In this example, we import the requests library, define the url we want to make the POST request to, and create a data dictionary to send as the request body.

We also define a custom headers dictionary to set the content-type to JSON. Finally, we make the request using the method, passing the url, json, and headers. We then print the response status code and JSON content.

When working with POST requests in Python, you need to consider the following aspects before writing your response code:

HTTP methods (POST, GET)

URLs and endpoints

Constructing request data (e.g., dictionaries, JSON)

Custom headers and connection settings

Working with response data (e.g., status codes, content)

Once you have your features defined, you can then go ahead and use the request library to send or retrieve data.

To send a POST request using the Request library, you’ll first need to import the requests module.

You can do this using the following code:

import requests

Once you have imported the requests library, you can use the method to send a POST request.

The method accepts various parameters, such as the URL and the data you want the browser to send. Here’s an example of using the method:

data = {“key”: “value”}

response =, data=data)

In this example, we’re sending a POST request to the specified url with the data as our payload.

The method returns a response object containing information about the server’s response to our request.

When working with the response object, you might want to check for the status code, headers, and the content of the response.

You can access these properties using the following attributes:

response.status_code: This attribute provides the HTTP status code returned by the server.

response.headers: This attribute provides a dictionary containing the HTTP headers sent by the server.

response.text or response.content: These attributes provide the content of the response, either as a text string or as binary data, respectively.

Here’s an example of how to access these attributes for the response object:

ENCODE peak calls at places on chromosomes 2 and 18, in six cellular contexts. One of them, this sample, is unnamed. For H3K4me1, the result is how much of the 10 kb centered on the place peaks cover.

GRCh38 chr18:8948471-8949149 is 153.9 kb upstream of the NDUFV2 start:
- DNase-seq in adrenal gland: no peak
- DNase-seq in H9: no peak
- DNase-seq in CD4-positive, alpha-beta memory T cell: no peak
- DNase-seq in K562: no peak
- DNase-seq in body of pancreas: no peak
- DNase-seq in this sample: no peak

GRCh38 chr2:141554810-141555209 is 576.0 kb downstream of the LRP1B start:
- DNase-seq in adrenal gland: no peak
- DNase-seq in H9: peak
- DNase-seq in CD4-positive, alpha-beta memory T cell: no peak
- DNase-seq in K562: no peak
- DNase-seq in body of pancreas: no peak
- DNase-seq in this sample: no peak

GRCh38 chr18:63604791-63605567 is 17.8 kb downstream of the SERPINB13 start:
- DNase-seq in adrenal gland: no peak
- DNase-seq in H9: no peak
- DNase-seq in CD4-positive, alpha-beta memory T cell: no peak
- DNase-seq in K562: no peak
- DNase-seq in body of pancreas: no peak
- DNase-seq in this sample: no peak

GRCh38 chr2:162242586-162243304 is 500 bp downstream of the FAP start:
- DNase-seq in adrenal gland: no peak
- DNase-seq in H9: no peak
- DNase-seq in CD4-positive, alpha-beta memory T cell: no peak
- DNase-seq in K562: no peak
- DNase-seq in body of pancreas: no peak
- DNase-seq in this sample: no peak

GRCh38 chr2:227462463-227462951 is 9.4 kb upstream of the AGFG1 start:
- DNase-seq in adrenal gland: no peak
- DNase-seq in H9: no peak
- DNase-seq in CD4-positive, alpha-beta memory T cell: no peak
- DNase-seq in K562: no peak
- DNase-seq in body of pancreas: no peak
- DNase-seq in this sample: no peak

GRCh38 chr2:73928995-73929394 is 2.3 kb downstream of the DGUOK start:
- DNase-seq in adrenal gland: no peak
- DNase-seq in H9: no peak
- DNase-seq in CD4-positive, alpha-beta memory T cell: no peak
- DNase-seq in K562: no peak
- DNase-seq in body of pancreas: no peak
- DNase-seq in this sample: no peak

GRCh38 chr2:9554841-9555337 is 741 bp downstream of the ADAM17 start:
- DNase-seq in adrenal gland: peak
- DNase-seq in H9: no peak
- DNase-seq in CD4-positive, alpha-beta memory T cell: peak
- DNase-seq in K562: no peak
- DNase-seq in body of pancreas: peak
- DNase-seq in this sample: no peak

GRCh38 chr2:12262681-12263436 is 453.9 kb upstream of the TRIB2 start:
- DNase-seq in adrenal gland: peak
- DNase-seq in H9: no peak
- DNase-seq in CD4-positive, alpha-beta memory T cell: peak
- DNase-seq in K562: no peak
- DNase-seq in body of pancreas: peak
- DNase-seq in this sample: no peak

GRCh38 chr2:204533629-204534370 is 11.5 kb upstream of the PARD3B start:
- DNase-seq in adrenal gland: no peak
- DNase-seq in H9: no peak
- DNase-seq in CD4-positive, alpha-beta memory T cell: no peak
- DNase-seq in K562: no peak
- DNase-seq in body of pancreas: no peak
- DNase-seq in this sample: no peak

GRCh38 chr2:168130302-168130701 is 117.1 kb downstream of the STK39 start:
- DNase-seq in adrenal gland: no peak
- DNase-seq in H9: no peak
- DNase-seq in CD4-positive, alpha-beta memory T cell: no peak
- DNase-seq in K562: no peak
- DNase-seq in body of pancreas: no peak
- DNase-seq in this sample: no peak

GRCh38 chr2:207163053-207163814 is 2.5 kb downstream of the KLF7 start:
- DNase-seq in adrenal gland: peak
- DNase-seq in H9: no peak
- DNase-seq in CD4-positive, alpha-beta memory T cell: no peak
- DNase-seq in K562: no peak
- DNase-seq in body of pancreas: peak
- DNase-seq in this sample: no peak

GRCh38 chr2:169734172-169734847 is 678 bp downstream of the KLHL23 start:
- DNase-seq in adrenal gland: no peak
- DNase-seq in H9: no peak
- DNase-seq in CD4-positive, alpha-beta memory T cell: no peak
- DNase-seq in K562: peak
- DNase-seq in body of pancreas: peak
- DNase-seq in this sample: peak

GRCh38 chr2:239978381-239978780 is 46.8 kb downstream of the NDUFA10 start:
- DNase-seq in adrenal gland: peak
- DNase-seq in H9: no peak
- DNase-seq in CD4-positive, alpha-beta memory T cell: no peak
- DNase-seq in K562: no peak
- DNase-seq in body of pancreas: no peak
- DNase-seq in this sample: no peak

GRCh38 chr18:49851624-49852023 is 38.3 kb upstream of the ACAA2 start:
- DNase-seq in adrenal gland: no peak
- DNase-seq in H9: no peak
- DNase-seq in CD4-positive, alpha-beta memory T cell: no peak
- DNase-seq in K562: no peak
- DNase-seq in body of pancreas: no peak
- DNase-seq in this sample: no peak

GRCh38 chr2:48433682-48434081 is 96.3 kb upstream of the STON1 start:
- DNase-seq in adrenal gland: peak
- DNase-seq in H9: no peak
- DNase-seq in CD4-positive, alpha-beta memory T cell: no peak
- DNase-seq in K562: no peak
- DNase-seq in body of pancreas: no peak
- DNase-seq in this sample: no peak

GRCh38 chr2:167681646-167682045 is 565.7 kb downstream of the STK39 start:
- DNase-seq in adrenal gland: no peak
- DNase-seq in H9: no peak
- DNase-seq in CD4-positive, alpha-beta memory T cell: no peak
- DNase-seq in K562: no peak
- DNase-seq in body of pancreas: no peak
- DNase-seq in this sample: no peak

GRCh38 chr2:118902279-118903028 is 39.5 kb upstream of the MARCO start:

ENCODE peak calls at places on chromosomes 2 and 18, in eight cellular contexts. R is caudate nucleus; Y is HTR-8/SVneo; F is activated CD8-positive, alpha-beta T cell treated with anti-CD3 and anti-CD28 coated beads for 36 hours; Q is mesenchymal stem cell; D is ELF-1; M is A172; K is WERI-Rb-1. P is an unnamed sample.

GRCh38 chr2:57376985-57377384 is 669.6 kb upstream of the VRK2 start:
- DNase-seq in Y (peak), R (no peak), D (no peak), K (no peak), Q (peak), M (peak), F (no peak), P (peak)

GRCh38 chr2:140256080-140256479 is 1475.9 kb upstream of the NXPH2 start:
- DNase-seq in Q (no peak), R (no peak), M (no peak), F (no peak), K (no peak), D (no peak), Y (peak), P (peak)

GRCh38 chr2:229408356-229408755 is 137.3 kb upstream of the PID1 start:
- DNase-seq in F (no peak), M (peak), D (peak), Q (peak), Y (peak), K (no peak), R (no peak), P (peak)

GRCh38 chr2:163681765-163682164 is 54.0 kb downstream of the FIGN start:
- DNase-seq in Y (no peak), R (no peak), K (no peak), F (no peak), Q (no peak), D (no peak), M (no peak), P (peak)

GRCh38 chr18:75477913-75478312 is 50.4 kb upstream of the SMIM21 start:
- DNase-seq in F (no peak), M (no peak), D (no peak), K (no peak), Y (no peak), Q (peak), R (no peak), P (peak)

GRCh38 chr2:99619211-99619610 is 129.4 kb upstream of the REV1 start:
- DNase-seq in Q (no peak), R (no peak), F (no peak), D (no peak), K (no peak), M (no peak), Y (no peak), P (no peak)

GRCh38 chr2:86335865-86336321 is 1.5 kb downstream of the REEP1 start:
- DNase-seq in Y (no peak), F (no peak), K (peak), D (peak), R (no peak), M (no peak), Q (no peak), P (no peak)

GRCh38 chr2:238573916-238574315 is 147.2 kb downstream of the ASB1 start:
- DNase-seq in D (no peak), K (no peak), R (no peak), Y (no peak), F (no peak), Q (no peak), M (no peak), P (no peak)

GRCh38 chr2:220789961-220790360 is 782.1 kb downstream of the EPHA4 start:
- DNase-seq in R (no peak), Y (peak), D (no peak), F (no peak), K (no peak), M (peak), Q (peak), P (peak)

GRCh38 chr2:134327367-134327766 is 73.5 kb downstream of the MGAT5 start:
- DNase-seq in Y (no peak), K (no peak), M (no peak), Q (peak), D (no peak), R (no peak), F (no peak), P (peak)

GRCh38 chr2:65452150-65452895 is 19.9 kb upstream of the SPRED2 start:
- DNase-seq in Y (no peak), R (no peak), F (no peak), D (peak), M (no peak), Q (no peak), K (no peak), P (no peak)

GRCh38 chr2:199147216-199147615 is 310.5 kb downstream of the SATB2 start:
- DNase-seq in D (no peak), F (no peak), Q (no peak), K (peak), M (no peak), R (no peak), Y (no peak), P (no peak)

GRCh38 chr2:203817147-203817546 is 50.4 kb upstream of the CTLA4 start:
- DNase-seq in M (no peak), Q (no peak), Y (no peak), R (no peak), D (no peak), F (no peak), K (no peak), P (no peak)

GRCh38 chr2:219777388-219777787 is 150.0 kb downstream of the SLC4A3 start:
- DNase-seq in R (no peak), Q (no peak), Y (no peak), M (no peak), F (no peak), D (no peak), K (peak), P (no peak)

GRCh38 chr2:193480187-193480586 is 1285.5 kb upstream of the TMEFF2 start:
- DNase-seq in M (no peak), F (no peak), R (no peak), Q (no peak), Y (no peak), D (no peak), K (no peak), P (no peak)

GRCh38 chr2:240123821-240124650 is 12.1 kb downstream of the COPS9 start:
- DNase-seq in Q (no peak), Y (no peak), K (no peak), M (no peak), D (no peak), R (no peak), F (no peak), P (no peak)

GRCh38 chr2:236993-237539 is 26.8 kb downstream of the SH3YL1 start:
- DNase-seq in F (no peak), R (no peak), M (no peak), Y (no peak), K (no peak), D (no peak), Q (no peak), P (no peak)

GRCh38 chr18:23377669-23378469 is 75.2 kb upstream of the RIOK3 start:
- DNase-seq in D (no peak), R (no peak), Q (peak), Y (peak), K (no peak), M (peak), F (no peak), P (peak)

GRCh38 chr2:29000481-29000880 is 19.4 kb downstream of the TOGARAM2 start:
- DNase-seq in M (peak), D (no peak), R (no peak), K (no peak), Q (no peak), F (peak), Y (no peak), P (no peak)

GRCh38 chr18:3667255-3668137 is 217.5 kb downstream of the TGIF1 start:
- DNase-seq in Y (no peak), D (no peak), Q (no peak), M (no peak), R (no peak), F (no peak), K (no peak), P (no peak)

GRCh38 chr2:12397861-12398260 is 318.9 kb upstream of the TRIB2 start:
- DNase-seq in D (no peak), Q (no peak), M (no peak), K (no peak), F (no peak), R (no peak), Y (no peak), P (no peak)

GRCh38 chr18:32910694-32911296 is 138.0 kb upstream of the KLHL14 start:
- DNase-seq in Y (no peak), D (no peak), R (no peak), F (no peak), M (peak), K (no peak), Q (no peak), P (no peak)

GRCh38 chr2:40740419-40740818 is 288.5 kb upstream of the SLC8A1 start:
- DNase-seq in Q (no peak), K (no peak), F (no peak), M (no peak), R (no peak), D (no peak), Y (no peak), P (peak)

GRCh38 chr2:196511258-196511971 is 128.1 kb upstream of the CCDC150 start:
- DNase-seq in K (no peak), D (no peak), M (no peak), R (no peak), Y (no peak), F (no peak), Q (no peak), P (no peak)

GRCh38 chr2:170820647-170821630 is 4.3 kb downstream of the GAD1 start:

print("Status code:", response.status_code) print("Headers:", response.headers) print("Content:", response.text)

In addition, the response object also provides useful methods for handling JSON responses, such as the response.json() method, which parses the JSON content and returns a Python object.

For example:

if response.headers["Content-Type"] == "application/json": print("JSON data:", response.json())

This will return a Python object and print it to the console.

In this section, we’ll discuss how to work with data and parameters when making POST requests using Python’s Requests library.

Specifically, we’ll discuss the following:

JSON Data and Dictionaries

URL Encoded Form Data

Let’s get into it!

When making a POST request with JSON data, you can use the json parameter to pass a Python dictionary object.

Requests will automatically encode the dictionary as JSON and set the correct Content-Type header.

For example:

import requests data = { "key1": "value1", "key2": "value2" } response =, json=data)

If you need to send JSON data as a string, you can use json.dumps along with the data= parameter and set the Content-Type header manually.

For example:

import requests import json data = { "key1": "value1", "key2": "value2" } headers = {"Content-Type": "application/json"} response =, data=json.dumps(data), headers=headers)

When sending data as application/x-www-form-urlencoded, you can pass a dictionary, a list of tuples, or bytes using the data= parameter.

Requests will encode the data and set the correct Content-Type header to get request. For example: